KOLKATA: The Indian Institute of Engineering Science and Technology (IIEST) has successfully created the country’s first smart grid project, which will generate power from renewable sources of energy.
“The smart grid will be synchronised to generate power from solar, wind and vegetable waste resources, depending on the weather conditions and availability of waste products. It is the first of its kind in the country,” Roy said.
“The power to be generated from solar energy depends on the availability of sunlight while wind energy will be produced during nor’wester and tropical storm. The power from biogas will be generated from vegetable waste collected from the campus kitchen and outside markets,” the professor said.
“In the integrated project, by the Centre for Excellence for Green Energy Systems (CEGESS) of the institute, we are aiming to generate 32 kw of power from whichever resource available and synchronise the smart grid to take the power in the system for use. Thus we will not be depending on one resource,” Roy said.
Roy added that the world will be faced with serious situation with the depletion of hydrocarbon source.
“Since coal-hydrocarbon based energy technology leads to environmental degradation, the future lies in renewable energy based technology,” he said.
The eminent scientist said, this being the age of smart technology, the institute needed to look forward.
“The government planners and academicians should be involved in big way as technology is changing very very fast.
“The next 50 years will witness unimaginable change in technology, which cannot be static,” he added.
The announcement came at the inauguration of the world’s first-ever high energy storage device developed by Bharat Energy storage technology (BEST) earlier in the day.
Speaking on the occasion, Naidu said that as part of the second phase of the powersector reforms, priority was being given for alternative energy sources and storage facilities.
“There is a huge potential for solar energy and no other country can beat India in solar energy. A 1000 MW solar energy plant has been set up in Kurnool district. In addition, solar pump sets were distributed to farmers in Vizianagaram district,” he added.
Furthermore, the Chief Minister said Amaravati city would be developed as a green city with 50 per cent green cover and renewable energy, keeping in mind the demand for energy storage in agriculture, industries, transport, telecom and disaster management sectors.
“Smart power grid would be developed in Andhra Pradesh. The state government is giving priority for solar and wind energy in Kadapa, Anantapur and Kurnool,” he noted.
On the sidelines of the launch, officials from IIT Roorkee entered into a Memorandum of Agreement with Bharat Energy Storage Technology (BEST) Pvt Ltd on renewable and sustainable energy technologies for research and industrial collaboration.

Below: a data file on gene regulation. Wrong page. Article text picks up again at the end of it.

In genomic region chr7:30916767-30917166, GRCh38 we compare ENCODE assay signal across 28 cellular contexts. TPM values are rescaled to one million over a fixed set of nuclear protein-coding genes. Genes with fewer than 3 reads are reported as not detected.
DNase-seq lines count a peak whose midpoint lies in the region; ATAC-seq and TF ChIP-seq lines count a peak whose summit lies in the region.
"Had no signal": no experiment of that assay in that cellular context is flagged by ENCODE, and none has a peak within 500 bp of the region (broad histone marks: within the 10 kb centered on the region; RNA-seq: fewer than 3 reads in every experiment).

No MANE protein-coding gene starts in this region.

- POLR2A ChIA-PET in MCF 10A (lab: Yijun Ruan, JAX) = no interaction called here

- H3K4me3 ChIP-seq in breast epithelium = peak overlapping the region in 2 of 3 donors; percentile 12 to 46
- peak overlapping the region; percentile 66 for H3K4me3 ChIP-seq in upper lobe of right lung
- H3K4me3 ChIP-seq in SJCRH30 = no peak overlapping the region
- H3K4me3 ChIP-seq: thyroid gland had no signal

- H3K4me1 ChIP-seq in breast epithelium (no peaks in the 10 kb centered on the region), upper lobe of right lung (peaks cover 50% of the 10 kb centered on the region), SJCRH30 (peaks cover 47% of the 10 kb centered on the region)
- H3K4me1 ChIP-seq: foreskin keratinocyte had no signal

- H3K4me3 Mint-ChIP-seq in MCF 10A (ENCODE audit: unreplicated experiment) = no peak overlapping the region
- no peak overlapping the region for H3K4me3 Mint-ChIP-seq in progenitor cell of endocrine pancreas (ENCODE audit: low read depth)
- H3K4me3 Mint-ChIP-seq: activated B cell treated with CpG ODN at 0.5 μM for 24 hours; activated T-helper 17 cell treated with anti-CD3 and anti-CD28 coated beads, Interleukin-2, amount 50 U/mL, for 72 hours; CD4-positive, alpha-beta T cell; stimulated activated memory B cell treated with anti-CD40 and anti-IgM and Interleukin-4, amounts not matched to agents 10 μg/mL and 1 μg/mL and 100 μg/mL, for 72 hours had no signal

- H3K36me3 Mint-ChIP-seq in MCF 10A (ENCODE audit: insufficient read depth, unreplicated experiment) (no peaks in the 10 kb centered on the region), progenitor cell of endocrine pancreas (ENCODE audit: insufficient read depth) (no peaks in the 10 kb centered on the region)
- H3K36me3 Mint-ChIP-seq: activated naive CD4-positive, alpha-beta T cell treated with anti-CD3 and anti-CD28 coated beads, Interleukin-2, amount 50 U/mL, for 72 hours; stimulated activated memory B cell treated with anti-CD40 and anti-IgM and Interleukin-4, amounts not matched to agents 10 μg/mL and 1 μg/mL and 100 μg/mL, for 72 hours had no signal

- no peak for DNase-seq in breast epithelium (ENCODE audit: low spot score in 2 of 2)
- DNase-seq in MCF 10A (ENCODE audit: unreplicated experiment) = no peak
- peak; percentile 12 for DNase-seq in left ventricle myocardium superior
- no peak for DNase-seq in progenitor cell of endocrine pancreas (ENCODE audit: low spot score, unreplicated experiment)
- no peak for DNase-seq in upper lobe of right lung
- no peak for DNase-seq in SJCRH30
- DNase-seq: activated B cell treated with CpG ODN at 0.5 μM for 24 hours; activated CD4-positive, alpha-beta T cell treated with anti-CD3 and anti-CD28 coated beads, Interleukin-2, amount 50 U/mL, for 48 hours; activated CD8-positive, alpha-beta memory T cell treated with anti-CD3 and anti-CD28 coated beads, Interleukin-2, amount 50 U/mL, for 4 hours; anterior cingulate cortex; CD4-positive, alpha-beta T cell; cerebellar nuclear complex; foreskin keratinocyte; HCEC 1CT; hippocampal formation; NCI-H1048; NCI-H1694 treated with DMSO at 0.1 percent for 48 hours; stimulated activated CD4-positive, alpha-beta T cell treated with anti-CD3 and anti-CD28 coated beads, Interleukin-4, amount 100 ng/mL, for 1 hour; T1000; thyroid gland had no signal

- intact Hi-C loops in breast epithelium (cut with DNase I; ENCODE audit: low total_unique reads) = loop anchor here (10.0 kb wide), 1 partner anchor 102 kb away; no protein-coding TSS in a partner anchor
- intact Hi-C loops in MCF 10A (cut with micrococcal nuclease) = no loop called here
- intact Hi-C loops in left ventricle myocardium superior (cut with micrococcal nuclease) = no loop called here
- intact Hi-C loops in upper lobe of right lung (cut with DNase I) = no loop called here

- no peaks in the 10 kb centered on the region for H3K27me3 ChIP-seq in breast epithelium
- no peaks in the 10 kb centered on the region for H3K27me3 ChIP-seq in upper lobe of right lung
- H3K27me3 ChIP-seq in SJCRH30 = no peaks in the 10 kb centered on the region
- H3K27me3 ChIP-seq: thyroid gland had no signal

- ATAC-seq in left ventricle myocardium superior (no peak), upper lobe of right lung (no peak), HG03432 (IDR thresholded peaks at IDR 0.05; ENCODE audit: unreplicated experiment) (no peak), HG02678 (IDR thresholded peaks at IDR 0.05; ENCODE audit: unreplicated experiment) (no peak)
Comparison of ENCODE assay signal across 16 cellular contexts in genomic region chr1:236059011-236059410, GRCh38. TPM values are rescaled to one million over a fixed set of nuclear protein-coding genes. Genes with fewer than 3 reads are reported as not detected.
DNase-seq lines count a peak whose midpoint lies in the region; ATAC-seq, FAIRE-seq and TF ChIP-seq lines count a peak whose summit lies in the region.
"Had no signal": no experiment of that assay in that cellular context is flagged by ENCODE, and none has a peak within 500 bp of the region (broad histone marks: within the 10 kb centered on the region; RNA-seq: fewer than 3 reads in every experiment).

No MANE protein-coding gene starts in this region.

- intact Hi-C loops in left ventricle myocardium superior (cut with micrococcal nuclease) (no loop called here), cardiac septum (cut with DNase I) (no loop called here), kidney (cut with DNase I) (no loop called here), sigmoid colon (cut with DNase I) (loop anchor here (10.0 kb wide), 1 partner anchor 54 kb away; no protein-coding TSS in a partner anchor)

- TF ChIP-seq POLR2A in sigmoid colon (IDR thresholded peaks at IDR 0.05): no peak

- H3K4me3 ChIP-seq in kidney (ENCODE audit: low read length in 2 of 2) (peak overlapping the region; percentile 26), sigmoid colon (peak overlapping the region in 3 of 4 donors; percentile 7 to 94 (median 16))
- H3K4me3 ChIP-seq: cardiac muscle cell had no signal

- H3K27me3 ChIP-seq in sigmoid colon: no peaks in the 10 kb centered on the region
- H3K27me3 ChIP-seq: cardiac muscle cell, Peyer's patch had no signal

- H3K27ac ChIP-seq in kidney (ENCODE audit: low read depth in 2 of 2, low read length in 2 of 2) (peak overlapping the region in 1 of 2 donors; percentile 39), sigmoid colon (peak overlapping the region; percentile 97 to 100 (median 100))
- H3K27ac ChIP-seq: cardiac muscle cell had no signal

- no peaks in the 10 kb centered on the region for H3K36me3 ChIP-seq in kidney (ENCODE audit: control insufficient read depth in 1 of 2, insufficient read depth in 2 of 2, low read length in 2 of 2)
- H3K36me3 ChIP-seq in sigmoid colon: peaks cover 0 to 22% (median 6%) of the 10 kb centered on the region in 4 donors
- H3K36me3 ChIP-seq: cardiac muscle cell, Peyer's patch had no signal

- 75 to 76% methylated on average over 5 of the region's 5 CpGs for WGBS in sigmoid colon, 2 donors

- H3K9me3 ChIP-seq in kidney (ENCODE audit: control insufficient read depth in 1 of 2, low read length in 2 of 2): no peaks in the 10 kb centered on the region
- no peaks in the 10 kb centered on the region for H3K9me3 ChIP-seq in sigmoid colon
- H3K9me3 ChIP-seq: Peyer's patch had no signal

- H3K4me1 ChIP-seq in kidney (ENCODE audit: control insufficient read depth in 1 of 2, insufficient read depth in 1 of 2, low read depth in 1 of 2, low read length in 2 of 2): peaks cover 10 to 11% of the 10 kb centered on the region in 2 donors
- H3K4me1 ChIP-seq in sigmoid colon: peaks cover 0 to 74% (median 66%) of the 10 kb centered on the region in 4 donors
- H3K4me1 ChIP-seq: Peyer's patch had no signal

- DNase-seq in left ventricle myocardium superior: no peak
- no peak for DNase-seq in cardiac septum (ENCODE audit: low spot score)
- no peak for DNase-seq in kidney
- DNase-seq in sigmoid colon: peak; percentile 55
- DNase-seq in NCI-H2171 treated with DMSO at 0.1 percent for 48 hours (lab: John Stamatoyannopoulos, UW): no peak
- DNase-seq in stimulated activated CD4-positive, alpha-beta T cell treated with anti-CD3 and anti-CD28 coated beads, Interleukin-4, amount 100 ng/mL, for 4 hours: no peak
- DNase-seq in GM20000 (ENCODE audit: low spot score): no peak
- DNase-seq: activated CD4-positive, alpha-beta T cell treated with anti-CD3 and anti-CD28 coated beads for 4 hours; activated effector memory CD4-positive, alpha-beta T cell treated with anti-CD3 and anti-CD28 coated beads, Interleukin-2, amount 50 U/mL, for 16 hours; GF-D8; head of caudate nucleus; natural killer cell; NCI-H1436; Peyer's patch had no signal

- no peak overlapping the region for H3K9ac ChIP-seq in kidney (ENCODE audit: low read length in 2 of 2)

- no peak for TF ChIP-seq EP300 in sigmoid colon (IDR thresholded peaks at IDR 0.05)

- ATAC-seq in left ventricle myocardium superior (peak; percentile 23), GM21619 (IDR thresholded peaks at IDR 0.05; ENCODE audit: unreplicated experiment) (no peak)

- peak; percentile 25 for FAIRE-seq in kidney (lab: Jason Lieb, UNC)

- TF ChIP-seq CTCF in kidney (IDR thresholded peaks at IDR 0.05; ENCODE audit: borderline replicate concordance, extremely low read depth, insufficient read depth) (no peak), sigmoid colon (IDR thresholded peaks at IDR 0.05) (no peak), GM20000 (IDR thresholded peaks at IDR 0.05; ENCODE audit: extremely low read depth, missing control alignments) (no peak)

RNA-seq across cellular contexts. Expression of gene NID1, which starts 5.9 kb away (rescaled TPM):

Australia’s Griffith University Australia also entered in a MoU with BEST in the energy storage sector.
Survey work on ambitious smart power grid project begins
In the survey, the company will check place of installation of meters, the connectivity of central server with meters and so on..
CHANDIGARH: The work on ambitious project of installation of smart electricity meters under the Smart Grid Project in Chandigarh has started. The company, which was allotted the work has started the survey in sectors and villages, which were identified for the first phase of project. UT’s superintending engineer (electricity) M P Singh said that the company which was allotted the work has started the survey.
In the survey, the company will check place of installation of meters, the connectivity of central server with meters and so on. After checking the connectivity, the company will then start installation of meters on large scale, he added.
The UT administration is hopeful that the work will be completed in 5-6 months, he added. In the first phase, the UT electricity department has allotted work to M/s Analogics Ltd for replacing 30,000 existing power meters into smart meters in Sectors 29, 31, 47, 48, Industrial area Phase I and II, and villages Faida, Ram Darbar, Hallomajra, Raipur Kalan, Makhanmajra and Daria.
For the project, the power department will also set-up a control room in Sector 18, from where they will keep a tab on all consumers. Another UT official said with the installation of smart meters, there will be zero tempering of electricity meters. Besides, the tripping in main lines will also be alerted immediately at power control room. The new system will be beneficial for both— department and for consumers, he said.
Recently, the National Smart Grid Mission (NSGM) had approved UT electricity department’s smart grid detailed project report (DPR). For the project, the centre will give 30 per cent grant whereas 70 per cent cost of the project will spent by the UT administration. The technical committee of the NSGM had already approved the project. The smart system will help city residents to track their power consumption online. All the consumers will get smart power meters through which they will be able to manage their consumption. These meters will also enable the UT electricity department to keep track of load, voltage, outages, peak demand and consumption across the city.